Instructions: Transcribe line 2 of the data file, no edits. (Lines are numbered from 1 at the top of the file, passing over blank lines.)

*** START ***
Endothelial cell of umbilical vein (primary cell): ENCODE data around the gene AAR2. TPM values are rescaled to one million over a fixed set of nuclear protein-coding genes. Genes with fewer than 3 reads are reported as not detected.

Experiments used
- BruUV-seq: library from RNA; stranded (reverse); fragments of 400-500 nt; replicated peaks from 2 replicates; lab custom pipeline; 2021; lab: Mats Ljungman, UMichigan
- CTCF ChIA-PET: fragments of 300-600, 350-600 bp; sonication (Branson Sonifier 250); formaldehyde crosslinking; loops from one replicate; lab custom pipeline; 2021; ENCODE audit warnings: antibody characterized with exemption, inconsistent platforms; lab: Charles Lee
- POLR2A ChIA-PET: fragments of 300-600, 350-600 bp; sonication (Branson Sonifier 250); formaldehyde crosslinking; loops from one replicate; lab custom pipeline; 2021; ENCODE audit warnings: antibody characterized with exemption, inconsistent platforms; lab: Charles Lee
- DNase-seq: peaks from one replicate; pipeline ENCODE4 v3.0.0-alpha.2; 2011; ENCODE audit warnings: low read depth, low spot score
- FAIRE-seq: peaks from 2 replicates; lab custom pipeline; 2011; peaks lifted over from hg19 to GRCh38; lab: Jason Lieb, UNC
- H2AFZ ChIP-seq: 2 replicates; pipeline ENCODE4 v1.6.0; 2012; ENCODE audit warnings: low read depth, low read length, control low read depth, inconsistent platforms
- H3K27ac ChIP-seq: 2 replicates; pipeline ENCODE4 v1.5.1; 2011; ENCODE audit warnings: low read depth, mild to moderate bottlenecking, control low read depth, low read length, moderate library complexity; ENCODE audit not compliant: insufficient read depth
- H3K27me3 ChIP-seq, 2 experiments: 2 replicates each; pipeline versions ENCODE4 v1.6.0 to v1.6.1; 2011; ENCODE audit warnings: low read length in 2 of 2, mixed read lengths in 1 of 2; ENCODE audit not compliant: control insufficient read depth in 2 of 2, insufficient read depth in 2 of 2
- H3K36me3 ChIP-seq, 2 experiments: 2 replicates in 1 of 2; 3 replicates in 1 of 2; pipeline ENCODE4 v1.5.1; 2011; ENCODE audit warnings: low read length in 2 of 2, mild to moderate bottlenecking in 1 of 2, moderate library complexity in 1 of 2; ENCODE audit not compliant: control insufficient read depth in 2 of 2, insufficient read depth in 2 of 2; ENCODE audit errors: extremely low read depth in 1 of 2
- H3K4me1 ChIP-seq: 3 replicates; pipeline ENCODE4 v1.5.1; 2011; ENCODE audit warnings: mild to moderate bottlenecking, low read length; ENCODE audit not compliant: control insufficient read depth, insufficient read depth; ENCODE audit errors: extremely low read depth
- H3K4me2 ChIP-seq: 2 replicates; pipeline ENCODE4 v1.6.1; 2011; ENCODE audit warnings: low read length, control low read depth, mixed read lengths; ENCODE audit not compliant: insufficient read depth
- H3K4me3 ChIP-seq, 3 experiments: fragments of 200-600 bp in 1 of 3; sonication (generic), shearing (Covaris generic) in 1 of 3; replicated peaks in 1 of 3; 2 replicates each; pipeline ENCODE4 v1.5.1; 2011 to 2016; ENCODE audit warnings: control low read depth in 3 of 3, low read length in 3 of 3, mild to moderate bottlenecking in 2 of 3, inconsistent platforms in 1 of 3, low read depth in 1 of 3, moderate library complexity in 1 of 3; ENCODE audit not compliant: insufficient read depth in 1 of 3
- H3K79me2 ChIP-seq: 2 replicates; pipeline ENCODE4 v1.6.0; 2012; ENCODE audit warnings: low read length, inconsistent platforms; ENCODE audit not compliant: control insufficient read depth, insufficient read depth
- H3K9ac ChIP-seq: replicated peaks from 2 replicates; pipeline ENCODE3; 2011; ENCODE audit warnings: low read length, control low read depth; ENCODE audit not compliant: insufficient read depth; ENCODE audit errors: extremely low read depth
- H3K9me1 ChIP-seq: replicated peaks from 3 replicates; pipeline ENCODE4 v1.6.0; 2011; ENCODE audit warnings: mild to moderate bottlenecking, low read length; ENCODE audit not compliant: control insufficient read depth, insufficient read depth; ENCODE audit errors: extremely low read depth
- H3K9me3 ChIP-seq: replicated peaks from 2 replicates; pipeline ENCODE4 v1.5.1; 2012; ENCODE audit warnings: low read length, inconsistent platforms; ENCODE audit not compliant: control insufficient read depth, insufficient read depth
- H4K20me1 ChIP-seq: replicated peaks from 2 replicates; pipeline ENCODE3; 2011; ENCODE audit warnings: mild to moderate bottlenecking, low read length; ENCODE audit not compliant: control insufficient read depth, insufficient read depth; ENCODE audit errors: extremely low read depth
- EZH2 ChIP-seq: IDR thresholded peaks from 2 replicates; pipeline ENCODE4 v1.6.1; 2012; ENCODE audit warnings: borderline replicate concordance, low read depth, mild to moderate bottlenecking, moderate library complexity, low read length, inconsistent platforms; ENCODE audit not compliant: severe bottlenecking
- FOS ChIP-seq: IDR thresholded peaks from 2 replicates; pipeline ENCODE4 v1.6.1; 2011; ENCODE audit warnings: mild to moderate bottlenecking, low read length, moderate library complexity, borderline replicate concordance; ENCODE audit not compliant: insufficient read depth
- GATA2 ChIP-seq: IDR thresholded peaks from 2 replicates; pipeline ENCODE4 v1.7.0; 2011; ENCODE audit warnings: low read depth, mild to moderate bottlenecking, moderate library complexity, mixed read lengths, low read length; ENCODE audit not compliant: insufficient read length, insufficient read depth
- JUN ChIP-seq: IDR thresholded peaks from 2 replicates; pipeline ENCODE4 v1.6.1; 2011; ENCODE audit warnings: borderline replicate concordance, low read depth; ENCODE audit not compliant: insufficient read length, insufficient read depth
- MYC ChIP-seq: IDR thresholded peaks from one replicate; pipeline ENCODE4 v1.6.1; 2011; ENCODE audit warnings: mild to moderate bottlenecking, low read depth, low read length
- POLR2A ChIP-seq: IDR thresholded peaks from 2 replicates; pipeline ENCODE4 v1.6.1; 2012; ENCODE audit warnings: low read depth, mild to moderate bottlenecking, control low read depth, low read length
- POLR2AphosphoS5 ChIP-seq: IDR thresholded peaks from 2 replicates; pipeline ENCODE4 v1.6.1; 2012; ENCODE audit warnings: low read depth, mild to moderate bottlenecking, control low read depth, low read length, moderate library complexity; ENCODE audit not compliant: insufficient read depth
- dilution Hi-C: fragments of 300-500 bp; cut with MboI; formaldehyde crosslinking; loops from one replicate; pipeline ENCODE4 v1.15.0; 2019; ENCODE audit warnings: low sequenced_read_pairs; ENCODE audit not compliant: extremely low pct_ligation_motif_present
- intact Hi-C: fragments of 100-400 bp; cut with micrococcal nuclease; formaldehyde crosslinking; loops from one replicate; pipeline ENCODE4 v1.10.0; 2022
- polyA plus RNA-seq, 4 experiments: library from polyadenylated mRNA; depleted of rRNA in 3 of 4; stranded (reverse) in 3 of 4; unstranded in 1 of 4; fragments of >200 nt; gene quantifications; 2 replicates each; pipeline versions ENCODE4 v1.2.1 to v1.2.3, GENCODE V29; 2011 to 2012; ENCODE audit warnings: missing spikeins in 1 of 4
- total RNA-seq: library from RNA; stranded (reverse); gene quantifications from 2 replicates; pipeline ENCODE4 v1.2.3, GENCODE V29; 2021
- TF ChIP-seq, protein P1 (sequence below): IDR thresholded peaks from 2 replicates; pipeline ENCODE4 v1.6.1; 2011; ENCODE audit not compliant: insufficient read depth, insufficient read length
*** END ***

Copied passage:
Experiments used